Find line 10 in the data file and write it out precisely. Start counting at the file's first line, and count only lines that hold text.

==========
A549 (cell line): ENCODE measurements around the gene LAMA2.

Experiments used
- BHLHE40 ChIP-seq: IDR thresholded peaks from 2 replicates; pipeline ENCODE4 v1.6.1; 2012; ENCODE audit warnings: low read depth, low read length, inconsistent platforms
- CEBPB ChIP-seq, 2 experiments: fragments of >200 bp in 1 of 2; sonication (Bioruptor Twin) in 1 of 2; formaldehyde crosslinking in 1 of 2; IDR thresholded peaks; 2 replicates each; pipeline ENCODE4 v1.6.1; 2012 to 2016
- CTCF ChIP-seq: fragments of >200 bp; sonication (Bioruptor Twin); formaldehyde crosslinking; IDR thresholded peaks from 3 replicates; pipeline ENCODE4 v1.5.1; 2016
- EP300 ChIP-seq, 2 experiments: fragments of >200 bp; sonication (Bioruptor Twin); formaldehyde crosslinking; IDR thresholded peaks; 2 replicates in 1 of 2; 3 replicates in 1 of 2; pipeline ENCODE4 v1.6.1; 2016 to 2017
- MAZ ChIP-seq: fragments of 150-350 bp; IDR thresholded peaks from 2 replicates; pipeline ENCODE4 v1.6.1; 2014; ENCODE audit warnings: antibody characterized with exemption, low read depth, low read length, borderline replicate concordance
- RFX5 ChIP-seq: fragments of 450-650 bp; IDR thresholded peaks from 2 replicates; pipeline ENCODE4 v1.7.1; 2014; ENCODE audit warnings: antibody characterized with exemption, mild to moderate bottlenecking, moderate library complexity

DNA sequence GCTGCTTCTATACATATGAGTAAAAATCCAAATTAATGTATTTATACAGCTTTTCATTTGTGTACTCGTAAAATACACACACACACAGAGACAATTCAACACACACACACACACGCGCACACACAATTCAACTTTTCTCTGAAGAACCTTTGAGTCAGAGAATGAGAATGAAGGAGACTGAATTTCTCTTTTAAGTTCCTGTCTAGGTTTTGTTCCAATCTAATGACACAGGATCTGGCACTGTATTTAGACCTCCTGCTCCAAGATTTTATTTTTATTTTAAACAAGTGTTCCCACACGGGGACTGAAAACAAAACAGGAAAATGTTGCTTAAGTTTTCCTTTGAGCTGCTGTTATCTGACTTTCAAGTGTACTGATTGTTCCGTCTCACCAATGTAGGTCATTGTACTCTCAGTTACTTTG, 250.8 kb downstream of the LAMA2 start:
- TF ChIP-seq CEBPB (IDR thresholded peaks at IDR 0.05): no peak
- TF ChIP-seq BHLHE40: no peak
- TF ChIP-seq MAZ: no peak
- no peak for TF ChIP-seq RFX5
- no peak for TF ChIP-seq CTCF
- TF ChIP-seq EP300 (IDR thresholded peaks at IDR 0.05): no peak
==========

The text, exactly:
- TF ChIP-seq CEBPB (IDR thresholded peaks at IDR 0.05): no peak